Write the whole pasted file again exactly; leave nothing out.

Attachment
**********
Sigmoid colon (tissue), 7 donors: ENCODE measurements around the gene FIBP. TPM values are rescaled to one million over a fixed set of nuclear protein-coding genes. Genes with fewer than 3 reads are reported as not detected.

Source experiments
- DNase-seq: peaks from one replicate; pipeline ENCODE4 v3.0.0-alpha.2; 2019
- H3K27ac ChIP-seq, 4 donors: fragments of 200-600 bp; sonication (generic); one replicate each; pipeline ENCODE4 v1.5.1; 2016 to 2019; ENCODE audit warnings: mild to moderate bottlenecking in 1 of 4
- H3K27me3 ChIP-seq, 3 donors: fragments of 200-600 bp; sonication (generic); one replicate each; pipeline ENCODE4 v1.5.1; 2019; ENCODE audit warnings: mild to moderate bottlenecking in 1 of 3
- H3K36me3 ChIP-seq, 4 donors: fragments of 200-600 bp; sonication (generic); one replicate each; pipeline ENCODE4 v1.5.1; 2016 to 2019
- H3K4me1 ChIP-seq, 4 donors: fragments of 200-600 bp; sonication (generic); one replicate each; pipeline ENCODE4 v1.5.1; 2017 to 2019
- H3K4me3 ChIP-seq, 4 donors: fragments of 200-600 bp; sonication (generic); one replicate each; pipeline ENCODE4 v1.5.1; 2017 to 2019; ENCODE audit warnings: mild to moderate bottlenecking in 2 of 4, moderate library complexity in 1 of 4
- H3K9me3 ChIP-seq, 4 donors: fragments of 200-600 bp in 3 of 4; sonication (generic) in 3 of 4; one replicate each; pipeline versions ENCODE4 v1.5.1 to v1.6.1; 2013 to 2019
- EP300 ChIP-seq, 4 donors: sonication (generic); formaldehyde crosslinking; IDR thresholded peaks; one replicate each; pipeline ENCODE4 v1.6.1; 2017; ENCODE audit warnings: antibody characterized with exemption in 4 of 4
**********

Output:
Sigmoid colon (tissue), 7 donors: ENCODE measurements around the gene FIBP. TPM values are rescaled to one million over a fixed set of nuclear protein-coding genes. Genes with fewer than 3 reads are reported as not detected.

Source experiments
- DNase-seq: peaks from one replicate; pipeline ENCODE4 v3.0.0-alpha.2; 2019
- H3K27ac ChIP-seq, 4 donors: fragments of 200-600 bp; sonication (generic); one replicate each; pipeline ENCODE4 v1.5.1; 2016 to 2019; ENCODE audit warnings: mild to moderate bottlenecking in 1 of 4
- H3K27me3 ChIP-seq, 3 donors: fragments of 200-600 bp; sonication (generic); one replicate each; pipeline ENCODE4 v1.5.1; 2019; ENCODE audit warnings: mild to moderate bottlenecking in 1 of 3
- H3K36me3 ChIP-seq, 4 donors: fragments of 200-600 bp; sonication (generic); one replicate each; pipeline ENCODE4 v1.5.1; 2016 to 2019
- H3K4me1 ChIP-seq, 4 donors: fragments of 200-600 bp; sonication (generic); one replicate each; pipeline ENCODE4 v1.5.1; 2017 to 2019
- H3K4me3 ChIP-seq, 4 donors: fragments of 200-600 bp; sonication (generic); one replicate each; pipeline ENCODE4 v1.5.1; 2017 to 2019; ENCODE audit warnings: mild to moderate bottlenecking in 2 of 4, moderate library complexity in 1 of 4
- H3K9me3 ChIP-seq, 4 donors: fragments of 200-600 bp in 3 of 4; sonication (generic) in 3 of 4; one replicate each; pipeline versions ENCODE4 v1.5.1 to v1.6.1; 2013 to 2019
- EP300 ChIP-seq, 4 donors: sonication (generic); formaldehyde crosslinking; IDR thresholded peaks; one replicate each; pipeline ENCODE4 v1.6.1; 2017; ENCODE audit warnings: antibody characterized with exemption in 4 of 4